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Cai Steger’s Blog

Senate Tax Bill Supports Clean Energy, Needs Improvement

Cai Steger

Posted August 20, 2012 in Moving Beyond Oil

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Before adjourning for August recess, the Senate Energy and Natural Resources committee reported a tax extenders bill addressing the fate of over $200 billion in tax extensions.  Among the 55 tax provisions were 13 energy-related tax extensions, that combined will help shape the growth of our clean energy economy.  While the bill still has a long, uncertain journey  before becoming law, it’s worth examining several of the more important energy provisions related to renewable energy, energy efficiency, and transportation fuels.  Before final passage, Congress should take pains to chart a consitent course away from the dirty fuels of the past toward the clean technologies of the 21st century.

Essential Clean Energy Provisions:

  • Extension and modification of wind Production Tax Credit (PTC): the most important legislative item for the renewable energy industry this term is extending the production tax credit for wind energy. The PTC is critical to maintaining the impressive growth seen in the wind sector and avoiding job losses by pulling the rug out from under this expanding industry.   The production tax credit provides a tax credit for all wind power generated over ten years. This bill would actually extend the PTC for more than one year by adding a qualification that firms need only begin construction of the wind project by the end of 2013 (as opposed to being commissioned as is currently the case) which makes the PTC accessible for more wind developers.  This multi-year extension is warranted, and we applaud this approach.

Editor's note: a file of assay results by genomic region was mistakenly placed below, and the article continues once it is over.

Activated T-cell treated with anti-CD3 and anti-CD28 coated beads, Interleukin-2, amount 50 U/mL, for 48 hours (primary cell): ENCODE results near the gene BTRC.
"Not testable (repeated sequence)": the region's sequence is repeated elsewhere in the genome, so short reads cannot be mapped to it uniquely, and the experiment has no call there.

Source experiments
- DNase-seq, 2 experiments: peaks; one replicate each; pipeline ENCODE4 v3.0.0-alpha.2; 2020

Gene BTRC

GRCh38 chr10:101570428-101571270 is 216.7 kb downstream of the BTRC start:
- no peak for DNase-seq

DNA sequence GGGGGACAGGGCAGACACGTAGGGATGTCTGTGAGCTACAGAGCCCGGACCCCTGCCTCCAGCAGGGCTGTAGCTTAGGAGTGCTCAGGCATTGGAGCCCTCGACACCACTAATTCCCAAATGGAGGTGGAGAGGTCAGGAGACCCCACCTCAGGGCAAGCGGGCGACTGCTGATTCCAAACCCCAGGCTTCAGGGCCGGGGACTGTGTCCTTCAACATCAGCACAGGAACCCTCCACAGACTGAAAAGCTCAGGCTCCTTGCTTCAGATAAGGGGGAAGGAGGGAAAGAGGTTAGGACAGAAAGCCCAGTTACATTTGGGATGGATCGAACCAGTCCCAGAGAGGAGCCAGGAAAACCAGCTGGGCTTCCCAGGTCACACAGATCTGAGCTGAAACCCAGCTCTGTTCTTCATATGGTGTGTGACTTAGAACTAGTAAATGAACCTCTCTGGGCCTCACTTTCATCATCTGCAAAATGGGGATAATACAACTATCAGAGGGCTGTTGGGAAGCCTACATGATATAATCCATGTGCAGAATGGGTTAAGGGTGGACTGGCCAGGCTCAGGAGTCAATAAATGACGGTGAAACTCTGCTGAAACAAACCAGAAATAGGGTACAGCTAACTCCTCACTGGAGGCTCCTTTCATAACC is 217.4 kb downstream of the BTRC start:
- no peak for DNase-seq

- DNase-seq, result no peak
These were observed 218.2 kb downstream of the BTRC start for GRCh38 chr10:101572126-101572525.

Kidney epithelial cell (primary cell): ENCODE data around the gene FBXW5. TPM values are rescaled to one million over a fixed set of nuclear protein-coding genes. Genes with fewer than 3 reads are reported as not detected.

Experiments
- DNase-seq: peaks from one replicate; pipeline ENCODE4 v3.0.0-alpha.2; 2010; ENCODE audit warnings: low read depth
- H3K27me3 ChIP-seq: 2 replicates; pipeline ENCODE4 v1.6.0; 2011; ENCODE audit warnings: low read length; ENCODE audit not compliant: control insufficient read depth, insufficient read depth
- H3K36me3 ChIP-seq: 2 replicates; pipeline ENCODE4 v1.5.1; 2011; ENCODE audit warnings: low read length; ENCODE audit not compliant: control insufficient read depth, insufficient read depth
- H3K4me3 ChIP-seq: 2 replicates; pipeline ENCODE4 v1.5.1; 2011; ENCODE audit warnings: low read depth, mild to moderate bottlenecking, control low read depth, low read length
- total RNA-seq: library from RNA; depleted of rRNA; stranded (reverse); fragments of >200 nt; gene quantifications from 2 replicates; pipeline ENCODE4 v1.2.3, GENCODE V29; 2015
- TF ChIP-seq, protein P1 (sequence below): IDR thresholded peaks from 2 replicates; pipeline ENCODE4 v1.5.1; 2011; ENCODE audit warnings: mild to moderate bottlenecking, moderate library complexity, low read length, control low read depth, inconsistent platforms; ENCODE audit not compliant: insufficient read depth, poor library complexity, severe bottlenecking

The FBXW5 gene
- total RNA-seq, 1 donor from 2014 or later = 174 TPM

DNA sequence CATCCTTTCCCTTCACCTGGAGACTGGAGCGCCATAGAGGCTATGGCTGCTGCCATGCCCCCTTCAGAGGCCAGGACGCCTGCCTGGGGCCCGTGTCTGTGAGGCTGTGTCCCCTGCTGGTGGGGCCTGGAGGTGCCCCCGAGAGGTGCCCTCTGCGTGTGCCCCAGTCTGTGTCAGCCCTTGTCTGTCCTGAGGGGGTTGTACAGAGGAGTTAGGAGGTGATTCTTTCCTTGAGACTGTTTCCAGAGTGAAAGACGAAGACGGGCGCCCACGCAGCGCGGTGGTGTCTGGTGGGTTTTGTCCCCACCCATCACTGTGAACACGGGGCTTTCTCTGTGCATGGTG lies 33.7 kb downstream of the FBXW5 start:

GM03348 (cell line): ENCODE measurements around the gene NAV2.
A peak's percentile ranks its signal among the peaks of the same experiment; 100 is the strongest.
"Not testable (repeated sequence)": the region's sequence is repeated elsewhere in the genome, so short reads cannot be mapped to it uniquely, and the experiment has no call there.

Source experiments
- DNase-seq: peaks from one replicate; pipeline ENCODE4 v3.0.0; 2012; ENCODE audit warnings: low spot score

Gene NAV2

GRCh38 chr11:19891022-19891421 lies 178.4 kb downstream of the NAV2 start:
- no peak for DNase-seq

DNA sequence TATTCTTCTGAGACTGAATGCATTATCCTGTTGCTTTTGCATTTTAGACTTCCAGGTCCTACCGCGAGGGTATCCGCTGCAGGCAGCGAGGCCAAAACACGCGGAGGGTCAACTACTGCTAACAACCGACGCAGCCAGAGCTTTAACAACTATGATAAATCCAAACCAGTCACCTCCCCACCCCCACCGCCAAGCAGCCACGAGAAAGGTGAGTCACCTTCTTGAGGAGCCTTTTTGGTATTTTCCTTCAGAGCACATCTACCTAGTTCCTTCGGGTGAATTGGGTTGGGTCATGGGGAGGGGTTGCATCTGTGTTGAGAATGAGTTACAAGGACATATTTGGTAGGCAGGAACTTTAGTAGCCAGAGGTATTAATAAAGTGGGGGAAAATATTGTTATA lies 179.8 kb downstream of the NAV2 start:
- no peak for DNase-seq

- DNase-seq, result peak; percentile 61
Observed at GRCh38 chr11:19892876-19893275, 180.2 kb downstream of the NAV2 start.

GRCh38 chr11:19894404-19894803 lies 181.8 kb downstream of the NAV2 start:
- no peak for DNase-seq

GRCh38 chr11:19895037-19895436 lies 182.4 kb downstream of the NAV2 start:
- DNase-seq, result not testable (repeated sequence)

• Investment Tax Credit in Lieu of Production Tax Credit: certain types of wind projects – such as small, community-owned wind, or offshore wind developments – face more of a challenge using the PTC (tax investors that turn the PTC into project capital prefer larger, less risky projects).  This provision would open up the investment tax credit (a tax credit of 30% off the cost of a project) for projects that qualify for the PTC, which is a beneficial new option for the types of non-traditional wind projects described above.
  • Credit for construction of new energy efficient homes: this provision extends Section 45L, which provides a $2000 tax credit to builders who construct homes that use 50 percent energy for heating and cooling than a home that meets the 2004 code. This credit has been tremendously successful at transforming the market for homes that meet these efficiency criteria, from essentially zero when the credit was enacted to 32,000 homes in 2011 or 11 percent of new homes sold. The extension of the credit will build upon this success and continue to encourage the development of new homes. In the future, a higher tier should be added to encourage homes that meet even greater levels of energy efficiency.